More Pre-Paint Body Finishing
You can now also see how I'm taking care of the gap around the
doors. The fit wasn't perfect, so I first put waxed paper over
the canopy side, and gooped the door with a layer of epoxy with fairing
filler. (If I had more colloidal silica I would have added that too)
Then after it dried, I was able to sand it all smooth and re-sand
the outline of the door for best-fit.
- 1008.3 approx. Total hours (910.2 By Me)
This part of
building is pretty much the least gratifying part that I've come to.
It's a lot of work and re-work, with minimal "accomplishment
feeling" type moments. You can see my reworked windshield
fairing, which is/was looking much better. As I may have written
before, don't lay the fiberglass cloth all the way to the double-tape
line. The cloth will chip off when you sand it. But, I
found a trick that worked great! I sanded away about 3/4" of the
cloth, and re-applied pure epoxy film and let it run down off the
double-tape line. As it thickened, it ran less far. When it
ran, I'd just squeegie it up and let it drip down the tape again.
Once it had some thickness to it and it didn't run much, I yanked
ONE strip of tape. That left a very nice epoxy edge. I
still had air bubbles, so I filled over it all with fairing filler, but
at least that final line should look nice now once I sand thru the
You can see that for a while I had some sanding helpers. The
little one claimed she'd be there to help from now on, whenever I
worked on the plane, she'd work on the plane. Hmmmm, we'll see
how that works. ;)
I then did a very rough prep of the inside of the doors, so that I
could paint them. It would take a very long time of sanding and
filling to get plain fiberglass doors to look really perfect, and I
didn't like that look anyway, so I chose to cover mine with the same
fabric I used on my headliner. I painted the door so that if
there was any visible around the outer edge of the fabric, it will be
the proper color. Also, if the fabric weave ever opens up, or I
get a tear, I won't have an ugly green fiberglass piece visible.
At the same time I painted my NACA vents. These vents are
another point that I'm hoping Van's takes and makes changes to for all
you future builders. They originally installed small vents in the
first RV-10. The vents were inadequate, so they send out larger
ones with the kit. Problem is, the larger vents are about 1/4"
too high to fit under their instrument panel, wth the NACA cutout in
the side of the cowl as-is. They need to either move the location
on their computer punching system, or better yet, leave the vent out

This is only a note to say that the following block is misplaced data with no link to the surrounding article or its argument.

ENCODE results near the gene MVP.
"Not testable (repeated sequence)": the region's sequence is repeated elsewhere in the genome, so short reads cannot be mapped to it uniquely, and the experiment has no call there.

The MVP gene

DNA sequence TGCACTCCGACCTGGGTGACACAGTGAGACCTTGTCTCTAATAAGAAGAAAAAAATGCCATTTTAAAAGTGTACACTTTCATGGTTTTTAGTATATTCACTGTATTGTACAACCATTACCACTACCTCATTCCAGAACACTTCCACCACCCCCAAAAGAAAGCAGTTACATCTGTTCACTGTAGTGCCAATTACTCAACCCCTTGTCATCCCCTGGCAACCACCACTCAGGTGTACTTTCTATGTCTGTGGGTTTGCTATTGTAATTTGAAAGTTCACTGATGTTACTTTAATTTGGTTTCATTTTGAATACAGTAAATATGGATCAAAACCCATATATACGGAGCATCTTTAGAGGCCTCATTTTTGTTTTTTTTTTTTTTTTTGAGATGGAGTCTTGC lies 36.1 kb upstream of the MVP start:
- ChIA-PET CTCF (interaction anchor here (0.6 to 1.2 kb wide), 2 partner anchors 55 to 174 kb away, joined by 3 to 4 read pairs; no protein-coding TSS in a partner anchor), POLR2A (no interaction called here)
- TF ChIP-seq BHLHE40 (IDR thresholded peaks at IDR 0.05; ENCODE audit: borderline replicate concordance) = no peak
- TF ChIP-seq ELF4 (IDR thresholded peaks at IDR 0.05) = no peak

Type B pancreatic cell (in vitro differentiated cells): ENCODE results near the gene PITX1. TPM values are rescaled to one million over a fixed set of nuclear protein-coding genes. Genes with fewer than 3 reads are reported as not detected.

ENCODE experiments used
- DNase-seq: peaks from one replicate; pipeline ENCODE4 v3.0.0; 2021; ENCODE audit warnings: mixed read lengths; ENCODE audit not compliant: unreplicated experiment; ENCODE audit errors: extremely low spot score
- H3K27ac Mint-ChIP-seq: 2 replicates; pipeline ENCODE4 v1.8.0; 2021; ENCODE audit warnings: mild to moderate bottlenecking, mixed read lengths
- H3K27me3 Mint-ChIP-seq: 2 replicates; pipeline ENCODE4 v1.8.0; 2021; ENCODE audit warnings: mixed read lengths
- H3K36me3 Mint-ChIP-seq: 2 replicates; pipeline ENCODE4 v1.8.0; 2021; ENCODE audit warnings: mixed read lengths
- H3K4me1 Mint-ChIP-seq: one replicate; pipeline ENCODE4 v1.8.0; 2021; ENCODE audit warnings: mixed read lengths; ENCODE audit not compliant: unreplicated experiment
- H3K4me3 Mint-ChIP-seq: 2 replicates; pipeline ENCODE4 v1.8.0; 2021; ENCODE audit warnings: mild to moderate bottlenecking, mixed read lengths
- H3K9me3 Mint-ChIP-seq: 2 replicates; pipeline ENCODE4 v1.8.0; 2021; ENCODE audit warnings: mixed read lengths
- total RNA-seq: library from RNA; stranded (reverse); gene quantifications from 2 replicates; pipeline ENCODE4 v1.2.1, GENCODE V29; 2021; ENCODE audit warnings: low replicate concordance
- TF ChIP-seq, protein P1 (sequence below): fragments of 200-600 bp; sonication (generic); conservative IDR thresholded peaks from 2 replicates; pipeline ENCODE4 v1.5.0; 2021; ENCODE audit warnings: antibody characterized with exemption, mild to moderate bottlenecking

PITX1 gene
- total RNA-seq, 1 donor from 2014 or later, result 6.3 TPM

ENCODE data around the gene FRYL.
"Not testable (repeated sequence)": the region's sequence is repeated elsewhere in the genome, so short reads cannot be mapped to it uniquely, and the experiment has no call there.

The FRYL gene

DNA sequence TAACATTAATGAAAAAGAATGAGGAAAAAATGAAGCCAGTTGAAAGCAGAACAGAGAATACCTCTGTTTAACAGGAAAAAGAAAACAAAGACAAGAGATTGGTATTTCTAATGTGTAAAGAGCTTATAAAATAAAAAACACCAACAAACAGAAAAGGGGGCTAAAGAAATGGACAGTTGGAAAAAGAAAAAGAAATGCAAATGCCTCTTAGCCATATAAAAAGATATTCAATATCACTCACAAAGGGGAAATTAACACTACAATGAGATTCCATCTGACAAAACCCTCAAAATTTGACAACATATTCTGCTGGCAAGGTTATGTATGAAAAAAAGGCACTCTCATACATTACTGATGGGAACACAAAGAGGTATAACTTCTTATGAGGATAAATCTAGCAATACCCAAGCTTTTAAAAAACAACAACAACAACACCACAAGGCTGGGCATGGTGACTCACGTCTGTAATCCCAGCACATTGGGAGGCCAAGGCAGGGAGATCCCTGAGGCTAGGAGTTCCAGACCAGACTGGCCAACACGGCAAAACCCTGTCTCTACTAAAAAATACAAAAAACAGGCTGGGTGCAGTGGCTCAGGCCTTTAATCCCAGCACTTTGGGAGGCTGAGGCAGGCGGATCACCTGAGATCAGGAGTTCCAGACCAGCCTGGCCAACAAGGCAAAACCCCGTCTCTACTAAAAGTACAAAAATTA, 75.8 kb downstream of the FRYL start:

and let the builder place it where it fits THEIR plane the best.
The door fabric went on pretty well. You can see I had the word
"Experimental" embroidered into the fabric, and the word is
upside-down. I had this idea and then noticed that Vic Syracuse
did the same thing. It makes it so that when you open your doors,
the word is visible while boarding. Meets the legal requirements,
and looks great! Note about headliner glue: I used 3M super 77 on
the inside of the canopy, but in a couple spots it is letting go.
You should probably at least in some inaccessible locations use
the 3M General Trim Adhesive. It will hold better, but is much
harder to work with. Around the windows I'd at least start with
the super 77.
There's a couple photos of my Bob Archer Wingtip NAV (Left side
version) My main NAV is going to be an under-tail cat whiskers
style, but by NAV 2 is this Bob Archer Nav. My first impression
is, if you have the plans, and the parts, build the kit. It would take
you less than an hour EASY to throw this together if you had good plans
or photos next to you. If you're like me though, and never have
enough time, just buy the kit. Stein sells them very reasonably.
The it was back to filling around the door edges and around the
windows. This is the worst and most tedious process. Next time
out, I get to sand it all and make a huge mess. The door seams
should look pretty good when I'm done though. You can see another
photo of the PolyFiber SmoothPrime on my lower cowling. This
stuff fills those pinholes pretty well. It's very hard stuff once
it dries, so it takes a bit of sanding to get the excess off, but the
cowl should be ready for primer and paint after this step.